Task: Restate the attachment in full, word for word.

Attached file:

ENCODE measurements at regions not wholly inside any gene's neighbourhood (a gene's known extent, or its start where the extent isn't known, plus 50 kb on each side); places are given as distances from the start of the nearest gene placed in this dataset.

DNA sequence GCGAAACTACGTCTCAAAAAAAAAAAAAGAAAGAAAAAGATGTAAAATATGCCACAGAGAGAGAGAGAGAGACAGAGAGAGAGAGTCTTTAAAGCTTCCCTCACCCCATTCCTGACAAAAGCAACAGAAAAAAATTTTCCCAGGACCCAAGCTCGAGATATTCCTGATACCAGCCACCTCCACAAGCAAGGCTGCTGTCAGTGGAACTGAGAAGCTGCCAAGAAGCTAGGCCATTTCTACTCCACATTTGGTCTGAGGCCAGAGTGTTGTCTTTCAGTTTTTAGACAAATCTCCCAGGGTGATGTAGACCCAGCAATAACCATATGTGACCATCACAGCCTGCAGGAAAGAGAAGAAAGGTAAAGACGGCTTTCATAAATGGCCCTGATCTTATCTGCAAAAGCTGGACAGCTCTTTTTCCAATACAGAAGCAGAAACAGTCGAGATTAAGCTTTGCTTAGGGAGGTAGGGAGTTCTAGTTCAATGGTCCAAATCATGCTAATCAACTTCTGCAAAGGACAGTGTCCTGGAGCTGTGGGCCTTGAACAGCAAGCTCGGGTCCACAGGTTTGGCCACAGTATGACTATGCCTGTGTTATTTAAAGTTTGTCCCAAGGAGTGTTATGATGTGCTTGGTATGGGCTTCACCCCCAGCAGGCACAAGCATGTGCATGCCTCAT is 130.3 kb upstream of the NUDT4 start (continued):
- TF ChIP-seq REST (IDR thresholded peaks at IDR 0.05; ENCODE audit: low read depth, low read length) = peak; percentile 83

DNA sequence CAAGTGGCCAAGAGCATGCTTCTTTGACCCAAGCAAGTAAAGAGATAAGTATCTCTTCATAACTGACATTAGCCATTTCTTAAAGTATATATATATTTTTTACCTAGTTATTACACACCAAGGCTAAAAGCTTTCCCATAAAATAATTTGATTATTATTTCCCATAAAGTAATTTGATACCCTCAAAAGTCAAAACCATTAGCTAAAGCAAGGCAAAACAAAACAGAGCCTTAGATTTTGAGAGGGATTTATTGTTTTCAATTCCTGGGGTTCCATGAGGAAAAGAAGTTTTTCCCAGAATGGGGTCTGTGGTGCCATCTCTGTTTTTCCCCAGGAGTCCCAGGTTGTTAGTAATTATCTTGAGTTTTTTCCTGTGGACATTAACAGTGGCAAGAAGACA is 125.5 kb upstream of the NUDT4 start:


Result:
ENCODE measurements at regions not wholly inside any gene's neighbourhood (a gene's known extent, or its start where the extent isn't known, plus 50 kb on each side); places are given as distances from the start of the nearest gene placed in this dataset.

DNA sequence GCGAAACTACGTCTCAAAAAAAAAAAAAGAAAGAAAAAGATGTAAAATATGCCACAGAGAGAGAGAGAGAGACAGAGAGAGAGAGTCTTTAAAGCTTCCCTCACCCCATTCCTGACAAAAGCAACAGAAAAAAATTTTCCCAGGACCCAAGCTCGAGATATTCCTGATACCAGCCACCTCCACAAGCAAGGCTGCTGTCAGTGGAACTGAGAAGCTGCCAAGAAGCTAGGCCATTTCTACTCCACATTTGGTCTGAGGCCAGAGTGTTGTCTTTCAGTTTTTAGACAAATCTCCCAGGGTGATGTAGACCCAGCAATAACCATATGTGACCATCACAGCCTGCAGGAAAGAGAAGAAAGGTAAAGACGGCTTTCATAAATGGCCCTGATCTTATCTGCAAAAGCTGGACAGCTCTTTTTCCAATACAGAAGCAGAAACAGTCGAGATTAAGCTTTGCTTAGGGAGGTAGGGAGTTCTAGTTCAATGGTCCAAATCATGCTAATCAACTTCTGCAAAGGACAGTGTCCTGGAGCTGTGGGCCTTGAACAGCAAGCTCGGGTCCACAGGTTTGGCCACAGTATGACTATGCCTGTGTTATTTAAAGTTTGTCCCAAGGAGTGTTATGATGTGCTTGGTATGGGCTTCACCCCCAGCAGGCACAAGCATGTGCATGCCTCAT is 130.3 kb upstream of the NUDT4 start (continued):
- TF ChIP-seq REST (IDR thresholded peaks at IDR 0.05; ENCODE audit: low read depth, low read length) = peak; percentile 83

DNA sequence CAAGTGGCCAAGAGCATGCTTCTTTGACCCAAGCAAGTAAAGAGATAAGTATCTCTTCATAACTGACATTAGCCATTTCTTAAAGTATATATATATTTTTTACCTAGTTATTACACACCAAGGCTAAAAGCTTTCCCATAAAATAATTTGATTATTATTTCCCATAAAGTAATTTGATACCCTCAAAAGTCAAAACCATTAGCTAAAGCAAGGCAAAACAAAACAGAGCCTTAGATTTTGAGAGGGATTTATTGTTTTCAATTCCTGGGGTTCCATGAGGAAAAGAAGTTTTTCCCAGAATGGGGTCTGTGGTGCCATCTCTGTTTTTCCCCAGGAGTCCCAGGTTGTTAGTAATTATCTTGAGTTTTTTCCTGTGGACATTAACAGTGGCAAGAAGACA is 125.5 kb upstream of the NUDT4 start: